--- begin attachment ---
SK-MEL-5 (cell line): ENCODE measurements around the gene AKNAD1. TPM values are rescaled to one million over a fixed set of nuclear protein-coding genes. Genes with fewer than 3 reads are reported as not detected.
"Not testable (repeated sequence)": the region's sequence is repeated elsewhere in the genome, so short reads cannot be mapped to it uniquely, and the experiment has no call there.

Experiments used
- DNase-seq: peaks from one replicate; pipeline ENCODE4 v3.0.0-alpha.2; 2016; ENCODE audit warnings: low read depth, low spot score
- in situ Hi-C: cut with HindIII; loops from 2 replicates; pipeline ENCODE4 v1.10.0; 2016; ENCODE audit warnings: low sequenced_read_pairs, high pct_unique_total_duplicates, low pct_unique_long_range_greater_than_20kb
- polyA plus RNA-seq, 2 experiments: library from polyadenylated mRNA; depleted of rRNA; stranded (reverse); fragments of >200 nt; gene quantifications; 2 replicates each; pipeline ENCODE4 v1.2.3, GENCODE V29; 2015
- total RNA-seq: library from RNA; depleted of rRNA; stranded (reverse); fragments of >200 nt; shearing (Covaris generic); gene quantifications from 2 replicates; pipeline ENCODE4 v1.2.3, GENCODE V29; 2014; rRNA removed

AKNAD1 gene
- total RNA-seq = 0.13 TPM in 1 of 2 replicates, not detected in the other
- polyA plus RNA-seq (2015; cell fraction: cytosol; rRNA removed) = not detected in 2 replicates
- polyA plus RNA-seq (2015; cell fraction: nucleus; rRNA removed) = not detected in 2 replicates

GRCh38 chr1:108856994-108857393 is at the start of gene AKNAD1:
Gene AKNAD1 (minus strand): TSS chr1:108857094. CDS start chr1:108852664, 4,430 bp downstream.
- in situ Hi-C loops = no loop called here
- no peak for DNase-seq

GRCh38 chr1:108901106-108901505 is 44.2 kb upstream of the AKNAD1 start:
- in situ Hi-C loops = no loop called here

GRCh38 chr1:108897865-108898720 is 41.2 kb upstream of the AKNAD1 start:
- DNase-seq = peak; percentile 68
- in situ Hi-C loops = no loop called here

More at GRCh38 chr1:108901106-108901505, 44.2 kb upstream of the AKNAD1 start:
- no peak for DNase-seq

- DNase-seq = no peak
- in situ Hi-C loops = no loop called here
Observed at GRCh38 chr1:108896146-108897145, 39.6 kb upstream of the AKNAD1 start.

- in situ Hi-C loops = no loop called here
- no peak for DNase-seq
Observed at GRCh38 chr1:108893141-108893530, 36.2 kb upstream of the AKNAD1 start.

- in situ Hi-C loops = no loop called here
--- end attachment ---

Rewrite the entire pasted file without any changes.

SK-MEL-5 (cell line): ENCODE measurements around the gene AKNAD1. TPM values are rescaled to one million over a fixed set of nuclear protein-coding genes. Genes with fewer than 3 reads are reported as not detected.
"Not testable (repeated sequence)": the region's sequence is repeated elsewhere in the genome, so short reads cannot be mapped to it uniquely, and the experiment has no call there.

Experiments used
- DNase-seq: peaks from one replicate; pipeline ENCODE4 v3.0.0-alpha.2; 2016; ENCODE audit warnings: low read depth, low spot score
- in situ Hi-C: cut with HindIII; loops from 2 replicates; pipeline ENCODE4 v1.10.0; 2016; ENCODE audit warnings: low sequenced_read_pairs, high pct_unique_total_duplicates, low pct_unique_long_range_greater_than_20kb
- polyA plus RNA-seq, 2 experiments: library from polyadenylated mRNA; depleted of rRNA; stranded (reverse); fragments of >200 nt; gene quantifications; 2 replicates each; pipeline ENCODE4 v1.2.3, GENCODE V29; 2015
- total RNA-seq: library from RNA; depleted of rRNA; stranded (reverse); fragments of >200 nt; shearing (Covaris generic); gene quantifications from 2 replicates; pipeline ENCODE4 v1.2.3, GENCODE V29; 2014; rRNA removed

AKNAD1 gene
- total RNA-seq = 0.13 TPM in 1 of 2 replicates, not detected in the other
- polyA plus RNA-seq (2015; cell fraction: cytosol; rRNA removed) = not detected in 2 replicates
- polyA plus RNA-seq (2015; cell fraction: nucleus; rRNA removed) = not detected in 2 replicates

GRCh38 chr1:108856994-108857393 is at the start of gene AKNAD1:
Gene AKNAD1 (minus strand): TSS chr1:108857094. CDS start chr1:108852664, 4,430 bp downstream.
- in situ Hi-C loops = no loop called here
- no peak for DNase-seq

GRCh38 chr1:108901106-108901505 is 44.2 kb upstream of the AKNAD1 start:
- in situ Hi-C loops = no loop called here

GRCh38 chr1:108897865-108898720 is 41.2 kb upstream of the AKNAD1 start:
- DNase-seq = peak; percentile 68
- in situ Hi-C loops = no loop called here

More at GRCh38 chr1:108901106-108901505, 44.2 kb upstream of the AKNAD1 start:
- no peak for DNase-seq

- DNase-seq = no peak
- in situ Hi-C loops = no loop called here
Observed at GRCh38 chr1:108896146-108897145, 39.6 kb upstream of the AKNAD1 start.

- in situ Hi-C loops = no loop called here
- no peak for DNase-seq
Observed at GRCh38 chr1:108893141-108893530, 36.2 kb upstream of the AKNAD1 start.

- in situ Hi-C loops = no loop called here